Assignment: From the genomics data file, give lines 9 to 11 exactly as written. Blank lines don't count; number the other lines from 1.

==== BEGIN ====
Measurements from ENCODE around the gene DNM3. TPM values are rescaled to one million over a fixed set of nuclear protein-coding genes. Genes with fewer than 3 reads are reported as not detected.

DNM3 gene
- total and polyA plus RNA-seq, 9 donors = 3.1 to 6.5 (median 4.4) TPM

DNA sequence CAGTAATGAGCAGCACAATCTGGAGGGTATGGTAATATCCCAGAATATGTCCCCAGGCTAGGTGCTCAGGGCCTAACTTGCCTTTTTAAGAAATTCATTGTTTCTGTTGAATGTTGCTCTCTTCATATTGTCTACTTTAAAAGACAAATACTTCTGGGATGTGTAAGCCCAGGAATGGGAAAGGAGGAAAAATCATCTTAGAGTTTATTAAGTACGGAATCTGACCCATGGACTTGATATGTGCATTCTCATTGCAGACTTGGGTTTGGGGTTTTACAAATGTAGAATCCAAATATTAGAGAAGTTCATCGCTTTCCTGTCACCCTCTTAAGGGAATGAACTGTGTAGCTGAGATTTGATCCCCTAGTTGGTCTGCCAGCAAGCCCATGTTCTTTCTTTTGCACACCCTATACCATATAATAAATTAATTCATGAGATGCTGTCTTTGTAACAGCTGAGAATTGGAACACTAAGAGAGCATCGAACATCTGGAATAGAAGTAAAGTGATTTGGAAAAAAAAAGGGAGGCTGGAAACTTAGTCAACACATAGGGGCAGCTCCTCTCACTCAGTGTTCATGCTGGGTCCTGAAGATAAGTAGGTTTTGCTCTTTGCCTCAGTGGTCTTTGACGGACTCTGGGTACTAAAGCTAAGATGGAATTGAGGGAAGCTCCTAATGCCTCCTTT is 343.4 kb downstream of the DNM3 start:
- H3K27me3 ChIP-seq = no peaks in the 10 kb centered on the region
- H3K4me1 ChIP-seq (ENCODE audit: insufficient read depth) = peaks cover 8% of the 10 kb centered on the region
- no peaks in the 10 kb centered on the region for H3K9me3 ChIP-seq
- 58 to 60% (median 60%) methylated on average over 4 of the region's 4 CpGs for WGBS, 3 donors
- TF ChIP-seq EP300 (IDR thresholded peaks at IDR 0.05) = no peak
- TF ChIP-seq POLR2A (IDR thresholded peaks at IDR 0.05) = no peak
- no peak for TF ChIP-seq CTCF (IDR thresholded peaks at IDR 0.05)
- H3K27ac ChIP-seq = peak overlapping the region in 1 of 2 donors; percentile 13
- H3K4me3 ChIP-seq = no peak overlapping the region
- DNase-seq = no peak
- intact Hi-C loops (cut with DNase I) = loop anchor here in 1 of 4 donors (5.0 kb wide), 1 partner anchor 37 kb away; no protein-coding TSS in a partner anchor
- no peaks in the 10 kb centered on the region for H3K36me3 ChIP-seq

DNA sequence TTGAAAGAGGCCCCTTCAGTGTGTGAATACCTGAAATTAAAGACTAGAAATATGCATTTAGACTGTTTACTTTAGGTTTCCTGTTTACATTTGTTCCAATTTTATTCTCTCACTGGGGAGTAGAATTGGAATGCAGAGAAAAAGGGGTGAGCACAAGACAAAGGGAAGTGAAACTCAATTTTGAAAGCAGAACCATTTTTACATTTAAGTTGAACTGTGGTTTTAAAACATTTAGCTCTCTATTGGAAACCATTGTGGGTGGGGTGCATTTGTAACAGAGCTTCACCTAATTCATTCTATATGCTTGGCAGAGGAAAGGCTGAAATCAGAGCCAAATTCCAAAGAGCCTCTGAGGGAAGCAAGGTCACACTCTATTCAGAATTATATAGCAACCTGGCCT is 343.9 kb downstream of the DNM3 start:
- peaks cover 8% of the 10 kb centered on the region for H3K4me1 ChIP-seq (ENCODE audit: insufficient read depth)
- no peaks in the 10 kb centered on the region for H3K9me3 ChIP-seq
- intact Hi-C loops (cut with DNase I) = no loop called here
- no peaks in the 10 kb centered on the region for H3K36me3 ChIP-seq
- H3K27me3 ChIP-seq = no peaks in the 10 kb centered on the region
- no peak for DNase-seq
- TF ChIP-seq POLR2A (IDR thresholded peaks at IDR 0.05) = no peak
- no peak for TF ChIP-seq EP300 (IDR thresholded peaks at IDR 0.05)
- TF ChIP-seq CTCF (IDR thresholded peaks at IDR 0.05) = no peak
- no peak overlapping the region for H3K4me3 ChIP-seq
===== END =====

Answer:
- TF ChIP-seq EP300 (IDR thresholded peaks at IDR 0.05) = no peak
- TF ChIP-seq POLR2A (IDR thresholded peaks at IDR 0.05) = no peak
- no peak for TF ChIP-seq CTCF (IDR thresholded peaks at IDR 0.05)